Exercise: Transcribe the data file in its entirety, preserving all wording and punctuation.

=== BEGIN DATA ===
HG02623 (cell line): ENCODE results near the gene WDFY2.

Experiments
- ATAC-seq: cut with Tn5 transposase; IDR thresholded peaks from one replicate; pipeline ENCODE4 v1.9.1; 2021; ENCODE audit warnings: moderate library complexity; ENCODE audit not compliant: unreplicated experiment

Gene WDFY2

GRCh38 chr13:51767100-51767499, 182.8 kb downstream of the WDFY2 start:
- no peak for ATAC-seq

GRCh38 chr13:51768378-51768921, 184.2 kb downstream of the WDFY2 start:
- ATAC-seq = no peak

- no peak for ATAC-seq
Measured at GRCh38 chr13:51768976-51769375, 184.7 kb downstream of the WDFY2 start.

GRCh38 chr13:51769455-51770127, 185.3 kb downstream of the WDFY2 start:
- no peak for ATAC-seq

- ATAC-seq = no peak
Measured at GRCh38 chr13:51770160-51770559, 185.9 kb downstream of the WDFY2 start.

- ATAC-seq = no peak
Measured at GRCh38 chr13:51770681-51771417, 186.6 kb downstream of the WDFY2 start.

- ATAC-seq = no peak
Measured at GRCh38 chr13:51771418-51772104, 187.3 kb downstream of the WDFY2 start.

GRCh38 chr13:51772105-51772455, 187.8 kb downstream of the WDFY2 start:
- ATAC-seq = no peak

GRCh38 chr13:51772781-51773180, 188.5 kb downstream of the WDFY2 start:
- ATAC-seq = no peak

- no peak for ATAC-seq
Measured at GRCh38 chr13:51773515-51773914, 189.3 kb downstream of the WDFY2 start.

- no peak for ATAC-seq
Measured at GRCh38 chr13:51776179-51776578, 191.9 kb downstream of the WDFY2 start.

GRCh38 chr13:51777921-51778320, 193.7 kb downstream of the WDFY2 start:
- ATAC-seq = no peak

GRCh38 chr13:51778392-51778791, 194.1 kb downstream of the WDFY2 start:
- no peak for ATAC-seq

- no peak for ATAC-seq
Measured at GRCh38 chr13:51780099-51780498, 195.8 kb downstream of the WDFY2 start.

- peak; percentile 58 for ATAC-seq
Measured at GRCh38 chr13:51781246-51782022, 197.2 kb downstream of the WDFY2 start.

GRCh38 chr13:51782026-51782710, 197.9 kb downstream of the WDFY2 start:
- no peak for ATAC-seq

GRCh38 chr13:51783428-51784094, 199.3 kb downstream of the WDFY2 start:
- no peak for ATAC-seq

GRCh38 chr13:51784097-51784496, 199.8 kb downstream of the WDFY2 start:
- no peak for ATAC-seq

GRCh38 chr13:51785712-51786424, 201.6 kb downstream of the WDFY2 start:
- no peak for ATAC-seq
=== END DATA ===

HG02623 (cell line): ENCODE results near the gene WDFY2.

Experiments
- ATAC-seq: cut with Tn5 transposase; IDR thresholded peaks from one replicate; pipeline ENCODE4 v1.9.1; 2021; ENCODE audit warnings: moderate library complexity; ENCODE audit not compliant: unreplicated experiment

Gene WDFY2

GRCh38 chr13:51767100-51767499, 182.8 kb downstream of the WDFY2 start:
- no peak for ATAC-seq

GRCh38 chr13:51768378-51768921, 184.2 kb downstream of the WDFY2 start:
- ATAC-seq = no peak

- no peak for ATAC-seq
Measured at GRCh38 chr13:51768976-51769375, 184.7 kb downstream of the WDFY2 start.

GRCh38 chr13:51769455-51770127, 185.3 kb downstream of the WDFY2 start:
- no peak for ATAC-seq

- ATAC-seq = no peak
Measured at GRCh38 chr13:51770160-51770559, 185.9 kb downstream of the WDFY2 start.

- ATAC-seq = no peak
Measured at GRCh38 chr13:51770681-51771417, 186.6 kb downstream of the WDFY2 start.

- ATAC-seq = no peak
Measured at GRCh38 chr13:51771418-51772104, 187.3 kb downstream of the WDFY2 start.

GRCh38 chr13:51772105-51772455, 187.8 kb downstream of the WDFY2 start:
- ATAC-seq = no peak

GRCh38 chr13:51772781-51773180, 188.5 kb downstream of the WDFY2 start:
- ATAC-seq = no peak

- no peak for ATAC-seq
Measured at GRCh38 chr13:51773515-51773914, 189.3 kb downstream of the WDFY2 start.

- no peak for ATAC-seq
Measured at GRCh38 chr13:51776179-51776578, 191.9 kb downstream of the WDFY2 start.

GRCh38 chr13:51777921-51778320, 193.7 kb downstream of the WDFY2 start:
- ATAC-seq = no peak

GRCh38 chr13:51778392-51778791, 194.1 kb downstream of the WDFY2 start:
- no peak for ATAC-seq

- no peak for ATAC-seq
Measured at GRCh38 chr13:51780099-51780498, 195.8 kb downstream of the WDFY2 start.

- peak; percentile 58 for ATAC-seq
Measured at GRCh38 chr13:51781246-51782022, 197.2 kb downstream of the WDFY2 start.

GRCh38 chr13:51782026-51782710, 197.9 kb downstream of the WDFY2 start:
- no peak for ATAC-seq

GRCh38 chr13:51783428-51784094, 199.3 kb downstream of the WDFY2 start:
- no peak for ATAC-seq

GRCh38 chr13:51784097-51784496, 199.8 kb downstream of the WDFY2 start:
- no peak for ATAC-seq

GRCh38 chr13:51785712-51786424, 201.6 kb downstream of the WDFY2 start:
- no peak for ATAC-seq